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A life of praise

Baptist minister is recognized as Rural Pastor of Year.
Tuesday, December 23, 2003 | 12:00 a.m. CST; updated 9:13 a.m. CDT, Wednesday, July 16, 2008

The deacon reads the Bible as the organ player caresses the keyboard with jazzlike riffs that give rhythm to the words. The crowd responds with hallelujahs and amens in the small white church that seems to be lost in the snow-covered hill.

The Rev. David Ballenger, an imposing man with salt-and-pepper hair and a white beard, starts to preach in a singing tone.

Those seated begin to clap their hands, and the enthusiasm builds as everybody begins to sing.

“Every pastor is in a way marketing,” said Ballenger, who did marketing and sales for IBM for almost 30 years and has been a preacher at Log Providence Missionary Baptist Church for almost 20.

Ballenger was honored as the Rural Pastor of the Year by the Missouri School of Religion Center for Rural Ministry last month after years of preaching and community involvement.

Ballenger, 55, never thought he would be a preacher; he wanted to be a football player.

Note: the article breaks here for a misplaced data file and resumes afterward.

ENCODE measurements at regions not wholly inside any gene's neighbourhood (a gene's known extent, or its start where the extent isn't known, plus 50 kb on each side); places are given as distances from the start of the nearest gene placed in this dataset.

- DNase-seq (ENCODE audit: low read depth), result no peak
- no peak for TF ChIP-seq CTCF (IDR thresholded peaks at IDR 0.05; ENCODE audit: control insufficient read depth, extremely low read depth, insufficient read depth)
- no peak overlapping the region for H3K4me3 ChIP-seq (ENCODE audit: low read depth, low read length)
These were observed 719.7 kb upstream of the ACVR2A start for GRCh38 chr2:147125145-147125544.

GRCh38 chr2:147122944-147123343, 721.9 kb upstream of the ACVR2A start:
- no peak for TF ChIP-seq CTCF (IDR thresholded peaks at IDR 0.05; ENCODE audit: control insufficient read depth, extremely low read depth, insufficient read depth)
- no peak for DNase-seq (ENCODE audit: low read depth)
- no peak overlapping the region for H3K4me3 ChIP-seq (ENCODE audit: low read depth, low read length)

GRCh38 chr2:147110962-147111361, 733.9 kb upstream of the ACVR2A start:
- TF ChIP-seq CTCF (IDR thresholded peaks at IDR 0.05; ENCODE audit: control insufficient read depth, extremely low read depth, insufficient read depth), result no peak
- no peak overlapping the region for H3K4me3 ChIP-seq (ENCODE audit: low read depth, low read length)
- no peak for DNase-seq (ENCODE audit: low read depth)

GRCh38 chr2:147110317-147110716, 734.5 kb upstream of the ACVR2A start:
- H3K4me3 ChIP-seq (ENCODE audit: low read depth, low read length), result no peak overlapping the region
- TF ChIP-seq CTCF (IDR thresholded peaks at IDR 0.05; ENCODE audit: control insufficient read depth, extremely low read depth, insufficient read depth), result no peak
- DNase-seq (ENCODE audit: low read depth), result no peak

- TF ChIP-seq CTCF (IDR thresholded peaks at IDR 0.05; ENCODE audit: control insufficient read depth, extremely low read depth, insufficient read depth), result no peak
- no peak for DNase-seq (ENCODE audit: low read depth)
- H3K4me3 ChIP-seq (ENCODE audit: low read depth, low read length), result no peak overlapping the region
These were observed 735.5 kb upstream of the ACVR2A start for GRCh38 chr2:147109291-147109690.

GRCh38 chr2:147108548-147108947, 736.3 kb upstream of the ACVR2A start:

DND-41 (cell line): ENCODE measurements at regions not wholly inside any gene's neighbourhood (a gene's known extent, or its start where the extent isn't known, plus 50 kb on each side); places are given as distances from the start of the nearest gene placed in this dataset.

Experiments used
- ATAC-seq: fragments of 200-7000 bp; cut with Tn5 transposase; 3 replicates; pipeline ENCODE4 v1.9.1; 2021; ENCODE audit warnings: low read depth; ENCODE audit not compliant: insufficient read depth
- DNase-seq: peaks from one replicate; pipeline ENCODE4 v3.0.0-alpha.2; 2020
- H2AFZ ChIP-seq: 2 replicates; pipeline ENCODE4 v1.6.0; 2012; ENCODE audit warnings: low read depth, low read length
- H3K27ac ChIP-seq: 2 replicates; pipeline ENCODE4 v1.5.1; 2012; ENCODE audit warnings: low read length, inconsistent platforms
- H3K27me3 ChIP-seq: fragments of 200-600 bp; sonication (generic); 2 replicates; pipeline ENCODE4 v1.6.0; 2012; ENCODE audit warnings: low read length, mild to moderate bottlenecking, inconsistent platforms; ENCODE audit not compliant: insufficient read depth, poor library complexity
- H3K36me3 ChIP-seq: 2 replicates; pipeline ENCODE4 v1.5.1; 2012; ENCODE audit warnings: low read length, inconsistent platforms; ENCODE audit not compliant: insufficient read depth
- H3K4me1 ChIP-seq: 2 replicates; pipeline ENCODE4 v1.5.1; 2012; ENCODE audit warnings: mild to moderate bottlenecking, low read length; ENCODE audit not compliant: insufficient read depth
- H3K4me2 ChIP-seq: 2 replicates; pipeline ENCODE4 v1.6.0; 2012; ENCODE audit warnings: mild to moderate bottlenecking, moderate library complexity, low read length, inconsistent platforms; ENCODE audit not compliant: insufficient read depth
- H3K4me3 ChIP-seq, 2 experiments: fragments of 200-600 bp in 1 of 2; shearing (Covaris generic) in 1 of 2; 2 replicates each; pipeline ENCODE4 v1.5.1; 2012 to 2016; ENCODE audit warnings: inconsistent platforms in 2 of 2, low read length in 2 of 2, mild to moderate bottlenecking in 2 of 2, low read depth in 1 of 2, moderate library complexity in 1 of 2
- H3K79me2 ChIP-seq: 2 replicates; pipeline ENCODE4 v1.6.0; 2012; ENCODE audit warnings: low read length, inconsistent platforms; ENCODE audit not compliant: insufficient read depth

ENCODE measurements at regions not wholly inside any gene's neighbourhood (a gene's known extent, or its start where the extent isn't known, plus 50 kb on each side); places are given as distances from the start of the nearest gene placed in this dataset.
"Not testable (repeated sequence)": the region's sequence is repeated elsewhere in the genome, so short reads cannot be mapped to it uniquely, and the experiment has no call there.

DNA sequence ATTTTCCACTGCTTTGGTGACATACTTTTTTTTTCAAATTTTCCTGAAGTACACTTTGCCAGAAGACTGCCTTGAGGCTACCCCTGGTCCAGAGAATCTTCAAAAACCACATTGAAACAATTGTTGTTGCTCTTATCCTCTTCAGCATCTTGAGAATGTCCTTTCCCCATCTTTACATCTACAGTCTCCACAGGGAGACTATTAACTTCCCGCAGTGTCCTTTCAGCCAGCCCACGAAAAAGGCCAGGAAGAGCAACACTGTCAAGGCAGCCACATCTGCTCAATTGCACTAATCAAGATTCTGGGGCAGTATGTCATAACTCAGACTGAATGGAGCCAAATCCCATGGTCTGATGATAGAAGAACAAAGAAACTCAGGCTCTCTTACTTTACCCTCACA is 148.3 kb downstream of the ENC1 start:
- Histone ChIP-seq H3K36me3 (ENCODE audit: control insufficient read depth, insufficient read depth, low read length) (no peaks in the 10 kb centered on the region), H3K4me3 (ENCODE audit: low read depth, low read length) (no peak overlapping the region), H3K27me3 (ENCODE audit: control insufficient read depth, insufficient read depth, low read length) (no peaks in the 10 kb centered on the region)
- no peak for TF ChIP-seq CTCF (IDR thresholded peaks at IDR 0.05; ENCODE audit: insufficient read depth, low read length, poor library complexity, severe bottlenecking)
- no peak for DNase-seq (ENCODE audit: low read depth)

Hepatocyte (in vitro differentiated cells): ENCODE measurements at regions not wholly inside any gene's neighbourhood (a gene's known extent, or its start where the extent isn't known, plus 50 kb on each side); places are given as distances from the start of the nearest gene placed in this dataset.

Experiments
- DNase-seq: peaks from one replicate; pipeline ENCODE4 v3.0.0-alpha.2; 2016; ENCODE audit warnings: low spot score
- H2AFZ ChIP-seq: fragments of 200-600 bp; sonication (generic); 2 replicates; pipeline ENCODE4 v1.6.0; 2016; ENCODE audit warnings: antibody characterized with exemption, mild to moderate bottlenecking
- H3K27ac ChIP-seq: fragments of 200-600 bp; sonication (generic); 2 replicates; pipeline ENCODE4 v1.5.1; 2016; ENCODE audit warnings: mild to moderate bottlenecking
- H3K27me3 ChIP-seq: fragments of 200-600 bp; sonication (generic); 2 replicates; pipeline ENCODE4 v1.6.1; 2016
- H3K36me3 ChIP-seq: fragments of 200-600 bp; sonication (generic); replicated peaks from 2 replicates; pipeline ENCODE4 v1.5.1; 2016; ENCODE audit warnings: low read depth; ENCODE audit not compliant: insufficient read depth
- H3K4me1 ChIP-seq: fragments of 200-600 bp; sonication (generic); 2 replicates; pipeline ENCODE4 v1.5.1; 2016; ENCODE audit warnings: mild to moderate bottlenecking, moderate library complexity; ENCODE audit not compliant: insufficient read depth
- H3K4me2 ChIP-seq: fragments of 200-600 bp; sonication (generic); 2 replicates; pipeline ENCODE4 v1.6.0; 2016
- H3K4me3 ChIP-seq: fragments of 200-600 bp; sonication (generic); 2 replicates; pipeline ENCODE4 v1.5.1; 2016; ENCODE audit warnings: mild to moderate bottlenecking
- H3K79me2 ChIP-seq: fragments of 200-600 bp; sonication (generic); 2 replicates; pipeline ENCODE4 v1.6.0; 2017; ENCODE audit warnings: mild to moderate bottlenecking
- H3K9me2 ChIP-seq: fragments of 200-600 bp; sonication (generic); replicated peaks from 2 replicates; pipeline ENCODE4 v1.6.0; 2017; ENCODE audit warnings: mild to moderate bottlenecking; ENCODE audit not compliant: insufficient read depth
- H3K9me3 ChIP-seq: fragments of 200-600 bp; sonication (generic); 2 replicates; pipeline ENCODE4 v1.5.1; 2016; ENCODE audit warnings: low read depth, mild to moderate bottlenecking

Raised in Columbia, he attended Frederick Douglass High School until eighth grade and then joined Jefferson Junior High School.

He said that because he was an athlete, it was easier to make friends.

He then went to college, thanks to a football scholarship, with dreams of becoming a professional player. That dream was shattered after a head-to-head collision with another player during a game.

Ballenger fractured a vertebra and was paralyzed from the waist down for more than two years. He said that his perspective on life changed and that he began to think about others.

“You realize material things are not really important,” he said. “I began to appreciate every little thing.”

He recovered from his injuries, thanks to God, he said, and began to walk again.

Later he discovered his passion for preaching.

“Subconsciously, I always had a desire to preach,” said Ballenger, who is also a member of the Columbia Board of Education. “That’s where my heart is at.”

Sandra Talton of Columbia has been coming to service with her family since July of last year and has known Ballenger since childhood, when they both attended Second Baptist Church,

“He comes from good stock,” Talton said.

She said Ballenger’s grandparents were religious and attended church regularly.

Ozzie B. Wathers, who lives in Jefferson City and has played the church organ for 18 years, said Ballenger warmly introduced him to others in the church and asked him to be in charge of music.

“He is a good man,” Wathers said.


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